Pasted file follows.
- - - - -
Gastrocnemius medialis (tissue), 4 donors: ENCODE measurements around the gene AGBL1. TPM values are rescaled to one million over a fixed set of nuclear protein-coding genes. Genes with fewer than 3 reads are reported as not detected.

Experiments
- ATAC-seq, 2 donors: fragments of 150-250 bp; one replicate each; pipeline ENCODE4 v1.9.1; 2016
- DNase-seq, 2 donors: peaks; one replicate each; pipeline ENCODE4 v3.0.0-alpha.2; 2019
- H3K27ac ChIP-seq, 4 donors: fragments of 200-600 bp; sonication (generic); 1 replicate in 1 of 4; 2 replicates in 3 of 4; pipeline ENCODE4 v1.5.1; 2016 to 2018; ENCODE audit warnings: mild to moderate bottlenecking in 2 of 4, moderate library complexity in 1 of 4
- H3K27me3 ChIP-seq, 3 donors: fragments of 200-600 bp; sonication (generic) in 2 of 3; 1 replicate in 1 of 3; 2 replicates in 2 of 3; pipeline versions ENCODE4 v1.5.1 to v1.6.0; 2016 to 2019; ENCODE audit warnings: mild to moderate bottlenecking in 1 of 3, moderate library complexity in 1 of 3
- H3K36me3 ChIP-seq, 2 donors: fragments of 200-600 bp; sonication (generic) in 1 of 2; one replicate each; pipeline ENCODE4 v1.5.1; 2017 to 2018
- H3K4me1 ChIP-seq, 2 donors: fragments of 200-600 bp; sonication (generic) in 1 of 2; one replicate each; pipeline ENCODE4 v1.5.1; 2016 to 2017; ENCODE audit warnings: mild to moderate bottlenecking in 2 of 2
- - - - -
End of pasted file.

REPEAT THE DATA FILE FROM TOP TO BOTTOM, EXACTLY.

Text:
Gastrocnemius medialis (tissue), 4 donors: ENCODE measurements around the gene AGBL1. TPM values are rescaled to one million over a fixed set of nuclear protein-coding genes. Genes with fewer than 3 reads are reported as not detected.

Experiments
- ATAC-seq, 2 donors: fragments of 150-250 bp; one replicate each; pipeline ENCODE4 v1.9.1; 2016
- DNase-seq, 2 donors: peaks; one replicate each; pipeline ENCODE4 v3.0.0-alpha.2; 2019
- H3K27ac ChIP-seq, 4 donors: fragments of 200-600 bp; sonication (generic); 1 replicate in 1 of 4; 2 replicates in 3 of 4; pipeline ENCODE4 v1.5.1; 2016 to 2018; ENCODE audit warnings: mild to moderate bottlenecking in 2 of 4, moderate library complexity in 1 of 4
- H3K27me3 ChIP-seq, 3 donors: fragments of 200-600 bp; sonication (generic) in 2 of 3; 1 replicate in 1 of 3; 2 replicates in 2 of 3; pipeline versions ENCODE4 v1.5.1 to v1.6.0; 2016 to 2019; ENCODE audit warnings: mild to moderate bottlenecking in 1 of 3, moderate library complexity in 1 of 3
- H3K36me3 ChIP-seq, 2 donors: fragments of 200-600 bp; sonication (generic) in 1 of 2; one replicate each; pipeline ENCODE4 v1.5.1; 2017 to 2018
- H3K4me1 ChIP-seq, 2 donors: fragments of 200-600 bp; sonication (generic) in 1 of 2; one replicate each; pipeline ENCODE4 v1.5.1; 2016 to 2017; ENCODE audit warnings: mild to moderate bottlenecking in 2 of 2